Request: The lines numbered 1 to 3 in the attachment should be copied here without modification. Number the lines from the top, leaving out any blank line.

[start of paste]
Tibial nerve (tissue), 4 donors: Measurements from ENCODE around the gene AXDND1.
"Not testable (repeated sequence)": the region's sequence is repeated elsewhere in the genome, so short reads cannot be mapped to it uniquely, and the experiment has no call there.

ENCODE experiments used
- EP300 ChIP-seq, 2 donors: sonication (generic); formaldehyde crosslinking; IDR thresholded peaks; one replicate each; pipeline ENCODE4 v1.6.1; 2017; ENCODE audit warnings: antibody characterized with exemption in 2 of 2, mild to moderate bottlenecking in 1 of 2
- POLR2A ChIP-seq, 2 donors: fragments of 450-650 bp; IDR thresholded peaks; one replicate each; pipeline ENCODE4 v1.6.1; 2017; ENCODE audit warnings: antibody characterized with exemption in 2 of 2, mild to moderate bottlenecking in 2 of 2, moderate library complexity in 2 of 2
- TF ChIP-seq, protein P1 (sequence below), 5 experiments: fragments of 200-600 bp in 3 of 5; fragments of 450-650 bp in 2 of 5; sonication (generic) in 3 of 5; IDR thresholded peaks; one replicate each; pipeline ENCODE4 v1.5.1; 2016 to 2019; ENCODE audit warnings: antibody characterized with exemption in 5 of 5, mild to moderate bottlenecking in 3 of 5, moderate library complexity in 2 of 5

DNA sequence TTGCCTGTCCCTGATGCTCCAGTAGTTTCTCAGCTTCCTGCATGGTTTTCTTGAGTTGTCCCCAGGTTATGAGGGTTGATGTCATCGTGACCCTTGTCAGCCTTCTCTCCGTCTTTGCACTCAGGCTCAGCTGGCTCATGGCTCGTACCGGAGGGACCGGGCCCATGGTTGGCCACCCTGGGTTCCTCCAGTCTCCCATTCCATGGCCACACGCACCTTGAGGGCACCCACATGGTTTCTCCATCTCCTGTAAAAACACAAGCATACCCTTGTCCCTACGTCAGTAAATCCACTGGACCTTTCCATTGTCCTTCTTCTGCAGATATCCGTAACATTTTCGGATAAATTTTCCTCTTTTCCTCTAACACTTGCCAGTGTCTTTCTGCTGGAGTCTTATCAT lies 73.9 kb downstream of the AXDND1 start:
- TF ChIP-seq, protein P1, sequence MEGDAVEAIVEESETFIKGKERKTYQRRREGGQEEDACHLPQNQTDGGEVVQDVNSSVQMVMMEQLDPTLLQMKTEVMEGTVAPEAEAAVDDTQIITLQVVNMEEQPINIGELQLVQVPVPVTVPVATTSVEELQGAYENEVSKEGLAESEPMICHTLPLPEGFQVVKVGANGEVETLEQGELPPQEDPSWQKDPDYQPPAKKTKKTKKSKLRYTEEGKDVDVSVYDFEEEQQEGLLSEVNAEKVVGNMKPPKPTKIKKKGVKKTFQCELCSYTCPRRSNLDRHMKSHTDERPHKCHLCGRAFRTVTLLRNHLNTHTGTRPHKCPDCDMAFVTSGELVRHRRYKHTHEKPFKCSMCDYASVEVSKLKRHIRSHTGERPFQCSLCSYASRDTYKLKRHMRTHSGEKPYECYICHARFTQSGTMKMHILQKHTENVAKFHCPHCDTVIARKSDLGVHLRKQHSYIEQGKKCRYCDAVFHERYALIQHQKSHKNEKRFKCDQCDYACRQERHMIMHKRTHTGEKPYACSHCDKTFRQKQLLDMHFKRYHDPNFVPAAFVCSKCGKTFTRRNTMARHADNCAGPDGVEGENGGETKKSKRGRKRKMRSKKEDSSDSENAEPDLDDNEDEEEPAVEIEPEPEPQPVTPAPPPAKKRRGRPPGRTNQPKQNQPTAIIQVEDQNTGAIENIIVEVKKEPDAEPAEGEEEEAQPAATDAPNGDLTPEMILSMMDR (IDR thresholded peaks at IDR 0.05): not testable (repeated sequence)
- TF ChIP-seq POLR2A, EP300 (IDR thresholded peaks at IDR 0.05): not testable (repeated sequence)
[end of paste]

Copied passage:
Tibial nerve (tissue), 4 donors: Measurements from ENCODE around the gene AXDND1.
"Not testable (repeated sequence)": the region's sequence is repeated elsewhere in the genome, so short reads cannot be mapped to it uniquely, and the experiment has no call there.

ENCODE experiments used